NASA to study space weather from ISS
NASA has selected a new mission that it said will “help scientists understand and, ultimately, forecast the vast space weather system around our planet”.
The new assignment, called the Atmospheric Waves Experiment (AWE) mission, will cost US$42 million and will see the agency obtain global observations of an “important driver of space weather in a dynamic region of Earth’s upper atmosphere that can cause interference with radio and GPS communications”.
The mission is due to take place in 2022 and will be attached to the exterior of the International Space Station (ISS).
NASA said, “AWE will focus on colorful bands of light in Earth’s atmosphere, called airglow, to determine what combination of forces drive space weather in the upper atmosphere.”
AWE is a “Mission of Opportunity” under NASA’s Heliophysics Explorers Program, which conducts focused scientific research and develops instrumentation to fill the scientific gaps between the agency’s larger missions.
“The Explorers Program seeks innovative ideas for small and cost-constrained missions that can help unravel the mysteries of the universe and explore our place in it,” said Paul Hertz, NASA’s director of astrophysics.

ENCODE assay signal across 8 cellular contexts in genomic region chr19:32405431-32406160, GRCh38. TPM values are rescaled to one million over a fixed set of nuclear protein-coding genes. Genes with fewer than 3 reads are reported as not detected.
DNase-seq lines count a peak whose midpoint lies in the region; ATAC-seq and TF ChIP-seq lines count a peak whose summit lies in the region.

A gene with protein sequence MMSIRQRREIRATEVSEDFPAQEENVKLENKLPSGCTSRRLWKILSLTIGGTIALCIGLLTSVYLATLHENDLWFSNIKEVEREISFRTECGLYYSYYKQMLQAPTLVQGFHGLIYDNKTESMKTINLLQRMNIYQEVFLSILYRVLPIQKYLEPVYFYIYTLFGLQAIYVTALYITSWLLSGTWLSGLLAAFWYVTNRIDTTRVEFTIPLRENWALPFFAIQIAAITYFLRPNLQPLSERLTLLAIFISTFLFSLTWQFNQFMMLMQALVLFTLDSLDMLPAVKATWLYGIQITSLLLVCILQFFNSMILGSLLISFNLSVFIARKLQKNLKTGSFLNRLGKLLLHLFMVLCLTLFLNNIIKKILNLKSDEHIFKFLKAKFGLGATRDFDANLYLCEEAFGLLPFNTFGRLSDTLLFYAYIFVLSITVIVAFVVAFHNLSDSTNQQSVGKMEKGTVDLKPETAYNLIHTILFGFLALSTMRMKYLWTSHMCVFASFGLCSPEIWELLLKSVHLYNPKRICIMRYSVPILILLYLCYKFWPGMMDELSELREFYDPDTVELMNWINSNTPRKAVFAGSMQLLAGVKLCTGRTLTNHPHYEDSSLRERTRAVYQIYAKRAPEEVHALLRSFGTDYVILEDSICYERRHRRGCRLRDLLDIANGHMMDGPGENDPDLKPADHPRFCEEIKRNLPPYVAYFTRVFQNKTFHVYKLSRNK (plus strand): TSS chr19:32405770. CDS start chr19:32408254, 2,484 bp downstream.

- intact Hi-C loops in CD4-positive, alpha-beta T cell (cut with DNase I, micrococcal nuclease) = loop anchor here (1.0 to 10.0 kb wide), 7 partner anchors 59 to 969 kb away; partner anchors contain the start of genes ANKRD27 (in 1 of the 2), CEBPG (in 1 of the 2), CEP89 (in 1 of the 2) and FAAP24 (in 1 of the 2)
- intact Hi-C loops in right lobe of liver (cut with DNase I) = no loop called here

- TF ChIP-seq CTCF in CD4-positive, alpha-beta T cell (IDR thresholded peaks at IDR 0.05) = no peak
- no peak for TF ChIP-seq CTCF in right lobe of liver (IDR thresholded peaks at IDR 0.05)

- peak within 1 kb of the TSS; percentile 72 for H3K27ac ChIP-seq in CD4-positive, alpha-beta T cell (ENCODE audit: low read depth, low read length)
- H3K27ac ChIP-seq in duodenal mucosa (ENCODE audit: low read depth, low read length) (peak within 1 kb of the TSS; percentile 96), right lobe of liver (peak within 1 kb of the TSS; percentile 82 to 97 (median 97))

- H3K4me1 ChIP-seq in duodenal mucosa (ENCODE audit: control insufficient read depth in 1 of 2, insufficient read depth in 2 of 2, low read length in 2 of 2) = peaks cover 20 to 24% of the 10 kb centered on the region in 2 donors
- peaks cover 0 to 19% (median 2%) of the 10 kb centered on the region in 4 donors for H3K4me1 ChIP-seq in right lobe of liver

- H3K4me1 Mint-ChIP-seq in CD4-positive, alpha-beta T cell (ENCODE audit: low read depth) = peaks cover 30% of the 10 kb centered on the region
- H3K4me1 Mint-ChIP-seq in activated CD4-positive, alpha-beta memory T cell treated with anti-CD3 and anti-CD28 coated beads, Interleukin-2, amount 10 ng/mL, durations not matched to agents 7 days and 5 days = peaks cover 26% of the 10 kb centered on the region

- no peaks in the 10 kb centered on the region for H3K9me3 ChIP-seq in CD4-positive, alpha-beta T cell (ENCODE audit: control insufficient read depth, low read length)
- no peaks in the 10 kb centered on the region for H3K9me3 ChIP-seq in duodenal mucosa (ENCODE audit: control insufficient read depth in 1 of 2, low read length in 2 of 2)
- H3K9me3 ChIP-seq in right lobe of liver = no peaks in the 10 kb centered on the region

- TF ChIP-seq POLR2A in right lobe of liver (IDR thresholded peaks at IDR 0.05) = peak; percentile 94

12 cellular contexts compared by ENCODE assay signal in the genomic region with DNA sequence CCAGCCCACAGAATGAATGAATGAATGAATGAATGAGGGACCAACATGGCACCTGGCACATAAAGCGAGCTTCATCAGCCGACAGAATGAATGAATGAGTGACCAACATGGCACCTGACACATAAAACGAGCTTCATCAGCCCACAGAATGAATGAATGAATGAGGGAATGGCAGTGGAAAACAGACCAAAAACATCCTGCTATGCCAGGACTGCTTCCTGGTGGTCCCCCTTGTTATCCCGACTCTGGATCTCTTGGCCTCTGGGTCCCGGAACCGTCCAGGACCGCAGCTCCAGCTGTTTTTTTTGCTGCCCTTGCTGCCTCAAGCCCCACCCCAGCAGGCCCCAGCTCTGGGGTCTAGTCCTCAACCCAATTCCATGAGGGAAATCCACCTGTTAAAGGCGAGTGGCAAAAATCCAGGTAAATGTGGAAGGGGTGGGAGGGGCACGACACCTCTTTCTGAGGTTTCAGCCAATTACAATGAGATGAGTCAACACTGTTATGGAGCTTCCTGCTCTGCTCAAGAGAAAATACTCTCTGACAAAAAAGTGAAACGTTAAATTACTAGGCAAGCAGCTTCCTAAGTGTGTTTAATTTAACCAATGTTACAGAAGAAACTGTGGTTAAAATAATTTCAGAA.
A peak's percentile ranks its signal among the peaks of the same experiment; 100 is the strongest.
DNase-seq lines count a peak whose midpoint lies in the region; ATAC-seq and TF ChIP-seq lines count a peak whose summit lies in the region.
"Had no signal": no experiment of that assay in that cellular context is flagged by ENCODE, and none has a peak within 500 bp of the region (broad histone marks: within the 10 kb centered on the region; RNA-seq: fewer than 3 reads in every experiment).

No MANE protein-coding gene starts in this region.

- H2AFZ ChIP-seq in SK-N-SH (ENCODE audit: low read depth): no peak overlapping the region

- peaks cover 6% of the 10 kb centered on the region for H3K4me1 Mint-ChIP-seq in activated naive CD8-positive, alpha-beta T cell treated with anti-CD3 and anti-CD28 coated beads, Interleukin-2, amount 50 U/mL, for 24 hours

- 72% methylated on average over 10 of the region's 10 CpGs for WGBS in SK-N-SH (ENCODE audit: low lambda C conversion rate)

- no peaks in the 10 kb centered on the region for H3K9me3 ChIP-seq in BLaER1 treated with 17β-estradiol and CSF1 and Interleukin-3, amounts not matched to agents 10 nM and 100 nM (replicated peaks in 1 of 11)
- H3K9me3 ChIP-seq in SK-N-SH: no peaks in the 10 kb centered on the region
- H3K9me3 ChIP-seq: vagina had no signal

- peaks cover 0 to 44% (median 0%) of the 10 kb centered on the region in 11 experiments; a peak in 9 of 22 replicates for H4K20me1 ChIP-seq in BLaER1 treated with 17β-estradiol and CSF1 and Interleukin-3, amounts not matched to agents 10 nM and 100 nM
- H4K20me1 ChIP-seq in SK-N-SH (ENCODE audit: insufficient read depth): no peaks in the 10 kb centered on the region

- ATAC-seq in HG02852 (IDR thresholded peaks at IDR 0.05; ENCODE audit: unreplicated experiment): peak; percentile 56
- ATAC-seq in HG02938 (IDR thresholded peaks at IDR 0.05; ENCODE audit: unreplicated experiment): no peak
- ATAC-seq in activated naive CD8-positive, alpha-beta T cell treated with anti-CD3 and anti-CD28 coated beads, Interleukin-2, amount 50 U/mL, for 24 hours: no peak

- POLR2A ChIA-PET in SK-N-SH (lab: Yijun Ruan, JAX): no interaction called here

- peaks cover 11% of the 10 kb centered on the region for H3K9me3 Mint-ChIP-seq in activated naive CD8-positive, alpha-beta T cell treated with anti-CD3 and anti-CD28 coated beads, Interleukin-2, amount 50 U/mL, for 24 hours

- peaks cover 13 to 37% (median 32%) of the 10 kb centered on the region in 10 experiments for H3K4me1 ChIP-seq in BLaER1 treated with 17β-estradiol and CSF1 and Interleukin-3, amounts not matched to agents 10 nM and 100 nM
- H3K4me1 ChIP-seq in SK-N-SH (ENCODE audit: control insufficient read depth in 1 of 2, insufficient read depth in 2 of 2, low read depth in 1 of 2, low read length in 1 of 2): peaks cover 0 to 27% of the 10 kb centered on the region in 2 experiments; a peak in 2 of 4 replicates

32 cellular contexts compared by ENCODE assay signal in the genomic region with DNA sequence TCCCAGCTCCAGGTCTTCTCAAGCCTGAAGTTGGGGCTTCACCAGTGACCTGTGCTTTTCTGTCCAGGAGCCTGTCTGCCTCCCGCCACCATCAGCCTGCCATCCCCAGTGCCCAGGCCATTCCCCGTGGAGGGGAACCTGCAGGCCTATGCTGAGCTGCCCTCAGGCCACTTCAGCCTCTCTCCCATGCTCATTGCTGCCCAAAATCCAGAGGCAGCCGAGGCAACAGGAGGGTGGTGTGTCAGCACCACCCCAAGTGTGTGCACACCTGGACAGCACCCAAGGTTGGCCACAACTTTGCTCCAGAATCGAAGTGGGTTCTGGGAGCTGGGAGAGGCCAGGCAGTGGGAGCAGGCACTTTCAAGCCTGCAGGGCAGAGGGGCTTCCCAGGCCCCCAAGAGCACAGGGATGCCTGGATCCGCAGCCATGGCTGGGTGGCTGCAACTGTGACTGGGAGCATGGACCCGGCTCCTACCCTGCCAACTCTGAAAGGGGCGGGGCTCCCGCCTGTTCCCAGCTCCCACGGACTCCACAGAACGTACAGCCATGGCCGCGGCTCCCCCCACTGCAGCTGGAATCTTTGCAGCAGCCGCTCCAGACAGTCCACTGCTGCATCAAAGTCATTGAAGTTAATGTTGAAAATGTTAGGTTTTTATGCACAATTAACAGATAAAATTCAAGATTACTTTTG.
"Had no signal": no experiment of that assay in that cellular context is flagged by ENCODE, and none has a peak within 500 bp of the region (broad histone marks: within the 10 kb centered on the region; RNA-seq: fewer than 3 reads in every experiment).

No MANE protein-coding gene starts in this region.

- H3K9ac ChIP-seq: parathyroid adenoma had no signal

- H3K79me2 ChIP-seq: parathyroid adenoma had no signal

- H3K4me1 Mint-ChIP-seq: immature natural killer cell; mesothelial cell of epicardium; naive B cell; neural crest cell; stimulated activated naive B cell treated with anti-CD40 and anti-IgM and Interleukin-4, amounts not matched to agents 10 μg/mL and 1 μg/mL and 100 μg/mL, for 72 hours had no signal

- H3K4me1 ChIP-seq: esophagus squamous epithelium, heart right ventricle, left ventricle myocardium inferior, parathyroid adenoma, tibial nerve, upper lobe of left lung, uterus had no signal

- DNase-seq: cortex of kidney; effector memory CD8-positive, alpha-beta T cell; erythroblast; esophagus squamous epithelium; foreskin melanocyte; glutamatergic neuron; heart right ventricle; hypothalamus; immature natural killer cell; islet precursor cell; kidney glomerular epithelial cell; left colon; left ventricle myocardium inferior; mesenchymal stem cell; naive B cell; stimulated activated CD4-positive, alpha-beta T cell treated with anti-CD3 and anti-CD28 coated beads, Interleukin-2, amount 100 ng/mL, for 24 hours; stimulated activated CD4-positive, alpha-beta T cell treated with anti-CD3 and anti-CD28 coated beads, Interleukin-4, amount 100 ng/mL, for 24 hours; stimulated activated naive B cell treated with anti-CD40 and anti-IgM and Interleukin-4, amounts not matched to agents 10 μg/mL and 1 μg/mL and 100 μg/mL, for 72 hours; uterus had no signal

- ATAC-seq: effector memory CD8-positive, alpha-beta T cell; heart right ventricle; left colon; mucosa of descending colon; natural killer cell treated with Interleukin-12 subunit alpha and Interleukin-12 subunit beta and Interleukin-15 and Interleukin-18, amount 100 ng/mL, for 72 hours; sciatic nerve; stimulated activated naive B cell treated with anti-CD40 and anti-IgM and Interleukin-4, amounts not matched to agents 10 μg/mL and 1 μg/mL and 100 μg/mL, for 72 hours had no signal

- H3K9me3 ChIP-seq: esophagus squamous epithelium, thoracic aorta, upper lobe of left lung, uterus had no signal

“This mission absolutely meets that standard with a creative and cost-effective mission to solve mysteries about Earth’s upper atmosphere.”
The AWE assignment will be led by Michael Taylor at Utah State University in Logan and managed by the Explorers Program Office at NASA’s Goddard Space Flight Center in Greenbelt, Maryland.
NASA said AWE was “selected for development based on its potential science value and the feasibility of its development plans”.
Receive the latest developments and updates on Australia’s space industry direct to you inbox. Subscribe today to Space Connect here.